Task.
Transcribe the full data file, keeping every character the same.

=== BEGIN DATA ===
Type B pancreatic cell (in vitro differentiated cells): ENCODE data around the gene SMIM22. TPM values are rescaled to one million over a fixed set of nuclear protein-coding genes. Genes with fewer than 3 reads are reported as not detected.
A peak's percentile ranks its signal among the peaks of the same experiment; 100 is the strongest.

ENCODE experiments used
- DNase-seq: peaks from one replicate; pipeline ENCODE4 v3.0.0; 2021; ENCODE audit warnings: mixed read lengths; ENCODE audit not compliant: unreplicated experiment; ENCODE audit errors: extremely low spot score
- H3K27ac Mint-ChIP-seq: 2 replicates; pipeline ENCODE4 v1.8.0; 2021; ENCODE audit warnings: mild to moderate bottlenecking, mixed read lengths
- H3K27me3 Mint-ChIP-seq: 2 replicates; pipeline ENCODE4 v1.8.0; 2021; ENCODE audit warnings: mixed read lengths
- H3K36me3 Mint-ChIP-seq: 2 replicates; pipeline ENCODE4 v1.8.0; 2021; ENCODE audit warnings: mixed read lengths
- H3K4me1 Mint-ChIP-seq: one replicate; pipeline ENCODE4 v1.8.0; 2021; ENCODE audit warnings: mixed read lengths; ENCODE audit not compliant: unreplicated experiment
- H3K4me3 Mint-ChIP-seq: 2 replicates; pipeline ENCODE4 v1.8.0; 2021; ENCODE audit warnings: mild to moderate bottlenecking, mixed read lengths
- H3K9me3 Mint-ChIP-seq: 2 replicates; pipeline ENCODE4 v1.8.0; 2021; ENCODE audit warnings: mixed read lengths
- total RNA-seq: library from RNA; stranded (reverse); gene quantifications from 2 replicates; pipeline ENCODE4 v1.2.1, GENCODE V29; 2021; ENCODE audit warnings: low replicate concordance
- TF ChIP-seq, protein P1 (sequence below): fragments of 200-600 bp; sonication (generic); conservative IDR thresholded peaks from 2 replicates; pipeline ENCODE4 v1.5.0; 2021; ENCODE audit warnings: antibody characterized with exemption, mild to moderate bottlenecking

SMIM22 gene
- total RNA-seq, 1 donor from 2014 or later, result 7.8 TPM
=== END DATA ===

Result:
Type B pancreatic cell (in vitro differentiated cells): ENCODE data around the gene SMIM22. TPM values are rescaled to one million over a fixed set of nuclear protein-coding genes. Genes with fewer than 3 reads are reported as not detected.
A peak's percentile ranks its signal among the peaks of the same experiment; 100 is the strongest.

ENCODE experiments used
- DNase-seq: peaks from one replicate; pipeline ENCODE4 v3.0.0; 2021; ENCODE audit warnings: mixed read lengths; ENCODE audit not compliant: unreplicated experiment; ENCODE audit errors: extremely low spot score
- H3K27ac Mint-ChIP-seq: 2 replicates; pipeline ENCODE4 v1.8.0; 2021; ENCODE audit warnings: mild to moderate bottlenecking, mixed read lengths
- H3K27me3 Mint-ChIP-seq: 2 replicates; pipeline ENCODE4 v1.8.0; 2021; ENCODE audit warnings: mixed read lengths
- H3K36me3 Mint-ChIP-seq: 2 replicates; pipeline ENCODE4 v1.8.0; 2021; ENCODE audit warnings: mixed read lengths
- H3K4me1 Mint-ChIP-seq: one replicate; pipeline ENCODE4 v1.8.0; 2021; ENCODE audit warnings: mixed read lengths; ENCODE audit not compliant: unreplicated experiment
- H3K4me3 Mint-ChIP-seq: 2 replicates; pipeline ENCODE4 v1.8.0; 2021; ENCODE audit warnings: mild to moderate bottlenecking, mixed read lengths
- H3K9me3 Mint-ChIP-seq: 2 replicates; pipeline ENCODE4 v1.8.0; 2021; ENCODE audit warnings: mixed read lengths
- total RNA-seq: library from RNA; stranded (reverse); gene quantifications from 2 replicates; pipeline ENCODE4 v1.2.1, GENCODE V29; 2021; ENCODE audit warnings: low replicate concordance
- TF ChIP-seq, protein P1 (sequence below): fragments of 200-600 bp; sonication (generic); conservative IDR thresholded peaks from 2 replicates; pipeline ENCODE4 v1.5.0; 2021; ENCODE audit warnings: antibody characterized with exemption, mild to moderate bottlenecking

SMIM22 gene
- total RNA-seq, 1 donor from 2014 or later, result 7.8 TPM